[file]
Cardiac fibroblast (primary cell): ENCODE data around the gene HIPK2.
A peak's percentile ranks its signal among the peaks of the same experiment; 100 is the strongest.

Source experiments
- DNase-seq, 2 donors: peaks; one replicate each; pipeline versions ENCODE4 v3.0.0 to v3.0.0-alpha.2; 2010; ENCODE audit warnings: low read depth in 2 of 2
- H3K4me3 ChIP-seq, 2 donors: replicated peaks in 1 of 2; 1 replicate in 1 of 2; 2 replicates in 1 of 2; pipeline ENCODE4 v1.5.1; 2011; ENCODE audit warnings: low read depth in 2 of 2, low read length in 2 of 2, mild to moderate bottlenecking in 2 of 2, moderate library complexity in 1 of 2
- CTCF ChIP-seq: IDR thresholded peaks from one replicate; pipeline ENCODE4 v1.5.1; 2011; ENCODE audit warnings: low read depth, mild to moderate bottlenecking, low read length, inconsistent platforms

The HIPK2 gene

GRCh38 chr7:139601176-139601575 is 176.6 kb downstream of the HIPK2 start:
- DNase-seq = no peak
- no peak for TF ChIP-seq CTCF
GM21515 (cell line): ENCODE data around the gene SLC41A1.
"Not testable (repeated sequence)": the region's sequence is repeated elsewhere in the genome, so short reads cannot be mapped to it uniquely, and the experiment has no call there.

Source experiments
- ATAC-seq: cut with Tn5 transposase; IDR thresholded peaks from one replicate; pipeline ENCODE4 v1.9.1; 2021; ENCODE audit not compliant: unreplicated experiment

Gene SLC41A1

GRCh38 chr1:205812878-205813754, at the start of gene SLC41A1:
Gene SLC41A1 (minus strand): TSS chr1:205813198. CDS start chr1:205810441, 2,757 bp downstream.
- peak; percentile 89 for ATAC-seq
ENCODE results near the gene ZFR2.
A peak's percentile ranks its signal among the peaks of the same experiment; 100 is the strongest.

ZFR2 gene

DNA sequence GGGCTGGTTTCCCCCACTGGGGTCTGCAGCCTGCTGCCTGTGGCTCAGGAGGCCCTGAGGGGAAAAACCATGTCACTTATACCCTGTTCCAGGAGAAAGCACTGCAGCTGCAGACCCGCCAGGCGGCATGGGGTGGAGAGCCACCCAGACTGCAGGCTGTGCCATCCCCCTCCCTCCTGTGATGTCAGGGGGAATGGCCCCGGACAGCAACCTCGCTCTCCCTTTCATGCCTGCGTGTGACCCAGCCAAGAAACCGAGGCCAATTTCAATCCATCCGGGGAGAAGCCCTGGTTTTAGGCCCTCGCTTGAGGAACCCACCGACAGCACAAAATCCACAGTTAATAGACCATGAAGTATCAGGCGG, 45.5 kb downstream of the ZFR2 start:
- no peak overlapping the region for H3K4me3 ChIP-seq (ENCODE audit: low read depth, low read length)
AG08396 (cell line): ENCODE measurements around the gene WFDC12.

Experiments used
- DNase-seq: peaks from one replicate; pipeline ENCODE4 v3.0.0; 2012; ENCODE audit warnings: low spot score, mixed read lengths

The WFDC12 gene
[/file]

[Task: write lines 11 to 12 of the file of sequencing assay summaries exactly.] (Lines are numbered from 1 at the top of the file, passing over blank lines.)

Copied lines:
GM21515 (cell line): ENCODE data around the gene SLC41A1.
"Not testable (repeated sequence)": the region's sequence is repeated elsewhere in the genome, so short reads cannot be mapped to it uniquely, and the experiment has no call there.